On the 14th of February, 1882, Calvin Littlefield filed in the Anderson suit a petition to have the one hundred and three bonds delivered to him, and in his petition he stated that the trustees of the Internal Improvement Fund and Edward J. Reed also claimed an interest. As to his own title, he stated that on the 13th of July, 1871, Milton S. Littlefield assigned the bonds "in possession and control of M. D. Papy" to him as security for the payment of a debt of $50,000, and that on the 11th of January, 1872, this assignment was made absolute, "that the expenses of a foreclosure may be avoided." chanroblesvirtualawlibrary
The evidence shows that while the suit of Miller v. Littlefield, above referred to, was pending, and under which the bonds were sold to Washington, these title papers of Calvin Littlefield were sent by him to J. J. Finlay, an attorney at law at Jacksonville, Florida, for some purpose, and that under date of December 24, 1873, Finlay wrote a letter to Littlefield which contained the following:
"As General Littlefield had not yet been examined before the master in chancery in the matter of the creditors' bill, about which I wrote you in my last, the agreement above mentioned reached me in time to enable him to answer more fully and satisfactorily as to the ownership of the stocks and bonds mentioned in said agreement. He will answer that these securities belong to you and not to him. I am of the opinion that you are the bona fide owner of these securities under and by virtue of said agreement, and that any decree made in the case of Miller v. M. S. Littlefield is not binding on you for the reason that you were not, and are not, a party to said suit. For the present, therefore, I do not see that it is necessary to take any step or incur the expense of any independent proceeding in the matter. As things progress, however, if it should become important for the protection of your interests to institute proceedings, it can be done."
It does not appear that Calvin Littlefield gave any notice of this assignment to Papy while the bonds were in his hands, or to anyone else claiming an adverse interest prior to the filing of his petition. Edward J. Reed answered the petition, setting up his title as the assignee of Washington, and asking that the bonds be delivered to him. The trustees of the Internal Improvement Fund also answered, setting up their title, and asking that the bonds be surrendered to them and credited on the decree in the Schutte case "as of and for the amount due on said bonds, principal and interest, on the 12th of April, 1871."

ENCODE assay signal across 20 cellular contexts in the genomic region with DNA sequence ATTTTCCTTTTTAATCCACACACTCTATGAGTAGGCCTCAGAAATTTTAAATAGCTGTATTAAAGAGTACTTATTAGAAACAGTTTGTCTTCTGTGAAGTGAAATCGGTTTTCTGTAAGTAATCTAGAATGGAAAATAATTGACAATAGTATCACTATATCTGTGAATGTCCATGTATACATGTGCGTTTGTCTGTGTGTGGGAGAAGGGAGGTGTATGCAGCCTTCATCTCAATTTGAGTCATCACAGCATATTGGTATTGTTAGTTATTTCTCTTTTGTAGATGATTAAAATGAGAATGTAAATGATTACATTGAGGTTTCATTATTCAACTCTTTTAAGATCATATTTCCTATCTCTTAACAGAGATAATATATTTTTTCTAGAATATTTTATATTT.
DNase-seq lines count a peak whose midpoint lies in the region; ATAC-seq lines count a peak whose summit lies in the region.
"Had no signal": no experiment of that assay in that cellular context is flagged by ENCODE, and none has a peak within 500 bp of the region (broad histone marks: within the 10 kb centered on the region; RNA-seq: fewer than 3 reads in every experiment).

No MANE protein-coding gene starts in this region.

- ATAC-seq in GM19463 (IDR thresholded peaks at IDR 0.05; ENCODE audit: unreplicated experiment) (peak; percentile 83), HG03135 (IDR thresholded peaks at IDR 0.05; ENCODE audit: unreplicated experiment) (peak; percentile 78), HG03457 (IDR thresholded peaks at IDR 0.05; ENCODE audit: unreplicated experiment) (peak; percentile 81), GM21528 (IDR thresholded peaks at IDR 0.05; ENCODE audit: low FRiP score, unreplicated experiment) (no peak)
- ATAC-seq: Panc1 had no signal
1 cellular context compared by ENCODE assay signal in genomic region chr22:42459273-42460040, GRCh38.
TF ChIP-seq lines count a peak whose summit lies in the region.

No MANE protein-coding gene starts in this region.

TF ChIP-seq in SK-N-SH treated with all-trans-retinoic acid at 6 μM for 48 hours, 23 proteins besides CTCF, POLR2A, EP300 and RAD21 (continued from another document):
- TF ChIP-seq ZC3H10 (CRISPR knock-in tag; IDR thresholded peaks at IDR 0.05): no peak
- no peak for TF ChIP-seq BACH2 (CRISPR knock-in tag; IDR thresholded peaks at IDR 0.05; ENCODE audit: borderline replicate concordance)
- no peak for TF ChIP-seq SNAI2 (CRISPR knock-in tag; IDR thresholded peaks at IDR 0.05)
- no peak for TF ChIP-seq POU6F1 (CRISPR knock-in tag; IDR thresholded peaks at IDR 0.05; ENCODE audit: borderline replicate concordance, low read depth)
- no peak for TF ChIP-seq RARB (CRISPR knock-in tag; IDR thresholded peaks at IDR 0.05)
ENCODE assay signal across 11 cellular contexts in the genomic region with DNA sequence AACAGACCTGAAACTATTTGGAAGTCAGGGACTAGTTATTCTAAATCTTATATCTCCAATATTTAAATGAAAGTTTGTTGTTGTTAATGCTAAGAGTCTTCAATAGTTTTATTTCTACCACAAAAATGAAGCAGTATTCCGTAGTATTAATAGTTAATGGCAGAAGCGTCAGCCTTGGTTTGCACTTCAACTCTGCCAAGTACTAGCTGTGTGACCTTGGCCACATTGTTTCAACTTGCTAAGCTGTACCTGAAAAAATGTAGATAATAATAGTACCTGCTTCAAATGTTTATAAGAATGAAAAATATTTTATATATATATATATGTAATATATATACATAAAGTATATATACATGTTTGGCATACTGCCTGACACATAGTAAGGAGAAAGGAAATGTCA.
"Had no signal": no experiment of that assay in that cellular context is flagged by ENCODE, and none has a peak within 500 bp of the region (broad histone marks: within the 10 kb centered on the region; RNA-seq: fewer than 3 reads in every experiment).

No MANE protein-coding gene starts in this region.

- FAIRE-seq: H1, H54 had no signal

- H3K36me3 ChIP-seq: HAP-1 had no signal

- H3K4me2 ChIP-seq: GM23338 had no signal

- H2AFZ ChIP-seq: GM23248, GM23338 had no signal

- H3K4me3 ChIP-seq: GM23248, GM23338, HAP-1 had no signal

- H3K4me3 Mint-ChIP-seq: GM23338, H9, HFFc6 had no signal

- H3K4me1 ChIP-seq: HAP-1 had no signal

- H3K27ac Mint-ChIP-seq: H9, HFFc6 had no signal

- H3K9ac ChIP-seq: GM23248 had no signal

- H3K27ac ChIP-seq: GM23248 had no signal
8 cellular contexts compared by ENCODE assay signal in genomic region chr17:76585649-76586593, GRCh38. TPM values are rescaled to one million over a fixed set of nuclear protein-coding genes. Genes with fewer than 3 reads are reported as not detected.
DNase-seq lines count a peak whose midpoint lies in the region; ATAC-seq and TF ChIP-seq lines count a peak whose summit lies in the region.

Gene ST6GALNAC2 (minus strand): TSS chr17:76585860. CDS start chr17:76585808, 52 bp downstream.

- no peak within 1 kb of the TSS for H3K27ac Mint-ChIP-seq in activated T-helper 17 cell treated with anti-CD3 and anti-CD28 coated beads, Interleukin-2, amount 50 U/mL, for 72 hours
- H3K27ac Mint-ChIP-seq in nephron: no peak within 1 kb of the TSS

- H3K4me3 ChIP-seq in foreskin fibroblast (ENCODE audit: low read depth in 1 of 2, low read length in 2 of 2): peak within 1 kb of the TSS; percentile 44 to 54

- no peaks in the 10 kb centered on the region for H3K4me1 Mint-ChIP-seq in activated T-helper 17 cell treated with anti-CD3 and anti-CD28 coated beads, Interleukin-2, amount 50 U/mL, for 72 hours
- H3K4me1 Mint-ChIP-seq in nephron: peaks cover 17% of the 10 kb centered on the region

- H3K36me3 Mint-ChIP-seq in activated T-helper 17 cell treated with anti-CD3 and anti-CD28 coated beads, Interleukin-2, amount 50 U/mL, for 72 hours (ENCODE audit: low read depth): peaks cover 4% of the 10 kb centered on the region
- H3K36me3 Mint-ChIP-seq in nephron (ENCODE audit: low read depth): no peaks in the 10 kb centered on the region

The circuit court, on the 23d, of June, 1882, decreed that the bonds be surrendered to the trustees of the Internal Improvement Fund, and applied in accordance with the prayer of their answer. From this decree, Calvin Littlefield and Edward chanroblesvirtualawlibrary
J. Reed took appeals, which have been docketed here as separate causes.
Upon the facts found, and about which there is substantially no dispute, we have no hesitation in affirming the action of the circuit court. Although the contracts under which the bonds passed from the hands of Houston to Papy, and from Papy to the circuit court, in the Anderson suit, were in the name of Milton S. Littlefield, all payments for the bonds after June 8, 1870, were made from the funds of the Jacksonville, Pensacola, and Mobile Company. What was done by Littlefield at the time of the exchange of bonds with the governor had the effect of transferring the one hundred and three bonds to the trustees of the Internal Improvement Fund, subject to the lien of Houston as security for his draft of $163,020.70. When that draft was paid and the lien satisfied, the equitable title of the trustees was perfected, and thereafter the bonds were held by Papy, and his successors in possession, for them. It follows that at the time Littlefield undertook to transfer the bonds to Calvin Littlefield he had nothing to transfer. All his interest had long before been passed to the trustees. Neither does Calvin Littlefield occupy the position of a purchaser without notice of the prior claim of the trustees, because when he took his title the bonds were in the possession of Papy, who was in legal effect trustee for whom it might concern.
The same is true of the claim under which Edward J. Reed holds. When the bill was filed by Miller to subject the bonds to the payment of his judgment against Littlefield, they belonged to the trustees, and not to Littlefield, and consequently nothing passed by the sale in that suit.
It is contended, however, that as the trustees
"insisted in the Schutte case on a lien for the full amount of the unpaid purchase money which was decreed to them, and that the one hundred and three bonds were outstanding,"